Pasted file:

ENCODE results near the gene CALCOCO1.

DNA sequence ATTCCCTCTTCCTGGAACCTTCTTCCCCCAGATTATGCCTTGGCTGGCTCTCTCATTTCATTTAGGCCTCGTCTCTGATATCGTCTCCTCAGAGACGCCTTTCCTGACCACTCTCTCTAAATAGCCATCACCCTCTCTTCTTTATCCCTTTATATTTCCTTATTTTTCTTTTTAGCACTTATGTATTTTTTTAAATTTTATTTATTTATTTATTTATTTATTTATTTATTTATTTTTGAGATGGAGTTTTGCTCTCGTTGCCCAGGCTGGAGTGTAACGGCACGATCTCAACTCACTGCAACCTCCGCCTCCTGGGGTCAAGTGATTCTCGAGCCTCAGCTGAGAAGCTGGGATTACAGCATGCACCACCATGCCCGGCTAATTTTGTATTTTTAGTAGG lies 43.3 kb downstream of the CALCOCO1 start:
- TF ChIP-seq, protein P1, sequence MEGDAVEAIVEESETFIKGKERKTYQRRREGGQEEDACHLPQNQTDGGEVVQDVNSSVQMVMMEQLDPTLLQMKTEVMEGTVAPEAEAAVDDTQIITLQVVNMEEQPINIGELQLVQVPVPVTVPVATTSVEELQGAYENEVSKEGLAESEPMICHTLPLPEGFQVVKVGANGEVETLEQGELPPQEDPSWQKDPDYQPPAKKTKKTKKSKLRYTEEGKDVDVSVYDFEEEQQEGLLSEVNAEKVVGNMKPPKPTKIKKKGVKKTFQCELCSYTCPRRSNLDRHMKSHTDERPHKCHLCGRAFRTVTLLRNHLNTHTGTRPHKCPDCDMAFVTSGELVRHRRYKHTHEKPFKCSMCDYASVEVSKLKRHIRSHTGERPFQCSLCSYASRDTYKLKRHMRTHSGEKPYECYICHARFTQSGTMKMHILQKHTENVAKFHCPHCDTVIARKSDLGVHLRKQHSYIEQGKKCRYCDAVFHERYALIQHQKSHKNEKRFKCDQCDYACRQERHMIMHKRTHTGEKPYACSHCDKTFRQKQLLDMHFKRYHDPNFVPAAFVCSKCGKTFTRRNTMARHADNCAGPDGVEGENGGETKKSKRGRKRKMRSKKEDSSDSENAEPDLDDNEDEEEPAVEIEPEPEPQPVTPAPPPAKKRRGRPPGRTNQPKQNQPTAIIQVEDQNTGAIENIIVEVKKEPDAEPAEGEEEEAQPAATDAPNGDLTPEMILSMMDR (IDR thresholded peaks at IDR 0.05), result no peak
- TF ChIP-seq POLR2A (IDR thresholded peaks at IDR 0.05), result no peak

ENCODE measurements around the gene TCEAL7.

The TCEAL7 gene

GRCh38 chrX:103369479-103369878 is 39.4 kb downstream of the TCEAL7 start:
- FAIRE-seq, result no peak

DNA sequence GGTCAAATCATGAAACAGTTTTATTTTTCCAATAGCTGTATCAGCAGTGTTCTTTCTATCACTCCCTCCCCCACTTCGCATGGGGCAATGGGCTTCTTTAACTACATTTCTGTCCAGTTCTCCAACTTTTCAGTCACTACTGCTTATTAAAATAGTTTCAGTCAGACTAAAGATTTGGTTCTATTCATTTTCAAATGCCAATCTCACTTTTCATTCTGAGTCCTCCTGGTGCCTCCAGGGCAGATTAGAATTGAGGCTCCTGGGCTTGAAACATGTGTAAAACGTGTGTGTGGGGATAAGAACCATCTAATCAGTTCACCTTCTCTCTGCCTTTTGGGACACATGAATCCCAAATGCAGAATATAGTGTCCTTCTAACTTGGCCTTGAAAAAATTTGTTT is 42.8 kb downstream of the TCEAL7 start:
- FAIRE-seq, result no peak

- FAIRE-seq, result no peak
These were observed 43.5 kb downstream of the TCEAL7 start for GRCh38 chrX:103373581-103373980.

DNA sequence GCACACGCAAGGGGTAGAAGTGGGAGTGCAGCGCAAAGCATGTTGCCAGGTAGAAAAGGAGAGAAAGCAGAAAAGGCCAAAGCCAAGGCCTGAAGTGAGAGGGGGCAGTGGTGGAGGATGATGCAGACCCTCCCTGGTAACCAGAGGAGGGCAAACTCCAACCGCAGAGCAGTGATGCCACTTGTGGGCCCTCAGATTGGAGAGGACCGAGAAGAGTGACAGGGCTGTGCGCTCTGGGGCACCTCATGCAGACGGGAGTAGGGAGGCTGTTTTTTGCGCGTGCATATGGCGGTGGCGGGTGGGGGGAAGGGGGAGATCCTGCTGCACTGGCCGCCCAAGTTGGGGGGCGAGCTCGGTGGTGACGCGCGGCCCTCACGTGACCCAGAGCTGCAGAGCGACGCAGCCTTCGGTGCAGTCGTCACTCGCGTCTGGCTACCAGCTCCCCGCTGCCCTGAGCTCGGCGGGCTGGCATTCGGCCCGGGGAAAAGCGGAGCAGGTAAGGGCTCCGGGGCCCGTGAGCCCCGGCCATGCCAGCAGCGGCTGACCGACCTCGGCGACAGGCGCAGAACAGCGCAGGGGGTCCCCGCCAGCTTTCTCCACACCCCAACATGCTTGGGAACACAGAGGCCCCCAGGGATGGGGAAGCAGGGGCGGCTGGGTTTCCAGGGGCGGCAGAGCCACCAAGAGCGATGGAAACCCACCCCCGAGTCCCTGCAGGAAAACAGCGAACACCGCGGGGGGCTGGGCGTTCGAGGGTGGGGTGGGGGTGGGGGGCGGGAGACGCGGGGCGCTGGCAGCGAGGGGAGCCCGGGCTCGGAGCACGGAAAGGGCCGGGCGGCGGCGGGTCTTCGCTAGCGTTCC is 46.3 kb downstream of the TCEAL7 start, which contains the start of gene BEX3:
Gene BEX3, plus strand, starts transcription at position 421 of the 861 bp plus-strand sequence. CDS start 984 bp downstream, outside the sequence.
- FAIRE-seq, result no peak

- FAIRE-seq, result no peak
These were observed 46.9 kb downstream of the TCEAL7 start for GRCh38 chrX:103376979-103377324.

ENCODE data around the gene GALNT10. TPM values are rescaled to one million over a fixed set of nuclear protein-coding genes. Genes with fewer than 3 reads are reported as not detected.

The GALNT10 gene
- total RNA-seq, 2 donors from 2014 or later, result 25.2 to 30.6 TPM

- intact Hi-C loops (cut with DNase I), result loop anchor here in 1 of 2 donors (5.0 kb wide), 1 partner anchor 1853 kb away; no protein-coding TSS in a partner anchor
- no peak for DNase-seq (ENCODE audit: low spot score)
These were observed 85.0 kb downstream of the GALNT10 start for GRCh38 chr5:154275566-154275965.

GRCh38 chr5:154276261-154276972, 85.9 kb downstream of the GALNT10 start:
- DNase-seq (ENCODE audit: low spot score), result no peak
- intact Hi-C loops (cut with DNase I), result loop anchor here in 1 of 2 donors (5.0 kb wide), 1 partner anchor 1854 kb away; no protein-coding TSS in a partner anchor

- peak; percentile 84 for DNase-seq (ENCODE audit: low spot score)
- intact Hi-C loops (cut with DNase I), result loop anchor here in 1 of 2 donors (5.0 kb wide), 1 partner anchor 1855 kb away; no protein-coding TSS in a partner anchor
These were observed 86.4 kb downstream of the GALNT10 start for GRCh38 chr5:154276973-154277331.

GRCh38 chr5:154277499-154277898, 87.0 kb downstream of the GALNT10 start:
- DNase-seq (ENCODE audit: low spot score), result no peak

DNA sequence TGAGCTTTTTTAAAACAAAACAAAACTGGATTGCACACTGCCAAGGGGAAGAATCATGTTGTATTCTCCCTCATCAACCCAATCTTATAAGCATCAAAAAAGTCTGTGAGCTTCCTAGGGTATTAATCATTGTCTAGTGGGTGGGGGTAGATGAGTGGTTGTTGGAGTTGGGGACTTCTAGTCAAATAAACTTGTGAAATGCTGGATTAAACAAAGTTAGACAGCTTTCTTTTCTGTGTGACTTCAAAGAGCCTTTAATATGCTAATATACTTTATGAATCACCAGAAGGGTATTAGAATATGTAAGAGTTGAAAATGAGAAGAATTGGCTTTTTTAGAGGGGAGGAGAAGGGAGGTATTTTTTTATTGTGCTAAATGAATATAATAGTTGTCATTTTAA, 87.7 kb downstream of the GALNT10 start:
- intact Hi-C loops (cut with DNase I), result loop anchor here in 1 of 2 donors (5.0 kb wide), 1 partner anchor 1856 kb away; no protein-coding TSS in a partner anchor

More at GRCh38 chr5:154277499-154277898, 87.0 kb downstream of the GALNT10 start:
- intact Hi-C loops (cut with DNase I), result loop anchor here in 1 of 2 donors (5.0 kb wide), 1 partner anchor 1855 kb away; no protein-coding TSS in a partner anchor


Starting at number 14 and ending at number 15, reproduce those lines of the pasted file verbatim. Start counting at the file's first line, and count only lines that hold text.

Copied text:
Gene BEX3, plus strand, starts transcription at position 421 of the 861 bp plus-strand sequence. CDS start 984 bp downstream, outside the sequence.
- FAIRE-seq, result no peak